“The days of cheap energy are gone.” – Michael Hershey, president, Landis Associates LLC
The only shock about the surging price of oil these days is that Wall Street is shocked by it. If professional investors didn’t see this one coming, they must have either been locked up in an Iraqi prison or in a coma. We certainly saw it coming.
For as much as we have talked about the impact of growing demand for petroleum from China, India and a cavalcade of SUV drivers in North America, the biggest reason for the bull market in oil is a shortage of supplies. From bottlenecks caused by aging refineries and a supertanker shortage to depleted production from non-OPEC producers, the price of crude is being pushed higher because of one simple fact: There isn’t enough of it.
One of the biggest bottlenecks – one that can’t be overcome quickly or easily – in the industry, is the lack of refining capacity in Canada and the United States. The U.S. Energy Department reports that refining capacity in the United States has grown by just 2.4% since 1977, while demand for gasoline has risen 27% during the same period.
And the cruel fact is that no major new oil refineries have been built in the United States or Canada since the early 1980s, and many of the ones that used to exist have been shut down. That’s left the continent’s existing refineries stretched to capacity, just as North American gasoline markets are heading into the heavy demand summer driving season. According to one estimate, U.S. refineries are running at about 97% capacity.
In fact, many of the refineries that disappeared in the past 20 years were closed because it would have been too expensive to upgrade them to meet new environmental rules. It’s not a coincidence that no new refineries have been built since the U.S. Environmental Protection Agency brought in its Clean Air regulations, which placed limits on refinery emissions.
How expensive is expensive? Just meeting the various local, state and federal environmental and planning requirements for a new refinery could cost as much as $100 million, according to some estimates – if a site could even be found. And if the permits were acquired, the U.S. Senate Committee on Environment and Public Works estimates the cost to build a new refinery at a whopping $2.5 billion. And, oh yes, it could take seven years to complete.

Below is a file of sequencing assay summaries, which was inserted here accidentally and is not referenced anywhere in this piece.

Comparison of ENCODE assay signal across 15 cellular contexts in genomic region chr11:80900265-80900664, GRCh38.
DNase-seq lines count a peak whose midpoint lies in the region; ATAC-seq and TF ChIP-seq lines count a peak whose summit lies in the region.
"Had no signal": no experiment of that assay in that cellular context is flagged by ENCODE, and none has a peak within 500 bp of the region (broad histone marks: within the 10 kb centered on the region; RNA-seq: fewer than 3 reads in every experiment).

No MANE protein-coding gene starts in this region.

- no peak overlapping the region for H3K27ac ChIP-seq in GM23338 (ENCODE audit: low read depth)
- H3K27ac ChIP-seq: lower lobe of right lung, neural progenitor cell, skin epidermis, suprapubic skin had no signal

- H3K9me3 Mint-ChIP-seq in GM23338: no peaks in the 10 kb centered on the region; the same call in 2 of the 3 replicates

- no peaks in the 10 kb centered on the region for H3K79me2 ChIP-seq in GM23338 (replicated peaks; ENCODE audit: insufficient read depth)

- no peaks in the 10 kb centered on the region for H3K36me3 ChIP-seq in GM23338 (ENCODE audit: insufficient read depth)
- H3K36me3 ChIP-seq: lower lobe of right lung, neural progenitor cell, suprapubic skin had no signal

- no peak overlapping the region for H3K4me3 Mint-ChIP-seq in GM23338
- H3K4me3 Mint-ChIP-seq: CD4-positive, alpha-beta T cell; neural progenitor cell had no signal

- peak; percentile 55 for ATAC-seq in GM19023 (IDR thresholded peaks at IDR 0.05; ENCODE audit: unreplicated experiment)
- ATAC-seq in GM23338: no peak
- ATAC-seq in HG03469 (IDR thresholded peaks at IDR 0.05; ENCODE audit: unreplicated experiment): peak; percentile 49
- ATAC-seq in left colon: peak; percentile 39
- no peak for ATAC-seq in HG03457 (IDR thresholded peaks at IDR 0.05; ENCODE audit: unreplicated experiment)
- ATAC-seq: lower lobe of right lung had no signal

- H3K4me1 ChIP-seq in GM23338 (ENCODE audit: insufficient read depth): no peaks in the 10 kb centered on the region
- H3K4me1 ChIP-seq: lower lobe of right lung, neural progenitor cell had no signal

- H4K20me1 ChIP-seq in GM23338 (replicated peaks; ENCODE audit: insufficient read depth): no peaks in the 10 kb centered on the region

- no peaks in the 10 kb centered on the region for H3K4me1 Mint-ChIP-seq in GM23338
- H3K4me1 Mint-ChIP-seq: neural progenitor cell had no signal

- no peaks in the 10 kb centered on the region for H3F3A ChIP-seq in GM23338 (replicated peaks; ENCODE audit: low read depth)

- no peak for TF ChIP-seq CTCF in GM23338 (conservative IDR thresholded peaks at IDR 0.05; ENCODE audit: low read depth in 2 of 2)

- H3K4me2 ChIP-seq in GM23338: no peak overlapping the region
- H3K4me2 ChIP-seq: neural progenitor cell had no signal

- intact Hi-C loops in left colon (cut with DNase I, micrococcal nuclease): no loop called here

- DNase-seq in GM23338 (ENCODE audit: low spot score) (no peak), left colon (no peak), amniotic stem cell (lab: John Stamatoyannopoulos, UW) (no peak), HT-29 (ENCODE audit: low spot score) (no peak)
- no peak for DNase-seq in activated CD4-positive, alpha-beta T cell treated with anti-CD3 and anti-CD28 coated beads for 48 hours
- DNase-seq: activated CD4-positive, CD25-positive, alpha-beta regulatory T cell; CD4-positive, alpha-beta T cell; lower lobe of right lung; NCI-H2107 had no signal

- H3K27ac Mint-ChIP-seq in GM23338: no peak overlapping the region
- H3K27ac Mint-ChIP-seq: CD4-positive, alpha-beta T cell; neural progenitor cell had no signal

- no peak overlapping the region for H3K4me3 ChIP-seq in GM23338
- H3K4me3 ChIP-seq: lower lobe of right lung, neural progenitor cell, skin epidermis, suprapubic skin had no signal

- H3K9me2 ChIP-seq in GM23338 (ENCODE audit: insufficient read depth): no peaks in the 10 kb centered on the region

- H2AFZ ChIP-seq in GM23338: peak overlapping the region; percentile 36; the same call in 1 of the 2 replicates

If you want to understand the world’s oil supply problem, simply look at what happens to a single oil field. Whether you are talking about Prudhoe Bay in Alaska or Leduc in Alberta, the life cycle of an oil field is the same. It takes several years after an oil basin is discovered to achieve maximum production as the field continues to be developed with additional step-out wells.
As a good rule of thumb, after half the recoverable reserves have been pumped from a field, there is a rapid decline in the field’s oil reservoir. It becomes less and less economical to pump oil from the field, until a break-even point is reached – a point where the expense of operating the oil field equals the revenues produced by the field.
The physics that apply to a single field also apply to a region or an entire country. Consider the continental United States. The rate at which new oil was discovered hit its peak in 1957. By the early 1960s, the nation’s total proven reserves reached their all-time high. Less than a decade later, U.S. production peaked. Production was relatively stable until the mid-1980s and then began to fall precipitously.
Year after year the Americans have made up the shortfall in oil production by importing foreign crude. But what happens when the world’s output begins to fall? The price impact of dwindling supplies will meet surging demand – a formula for incredible profits in oil and gas stocks.
What is so bullish for oil is that, while world discovery rates peaked in the 1960s, global oil reserves have not increased since 1990. In fact, over the past four decades, exploration efforts have yielded a diminishing return.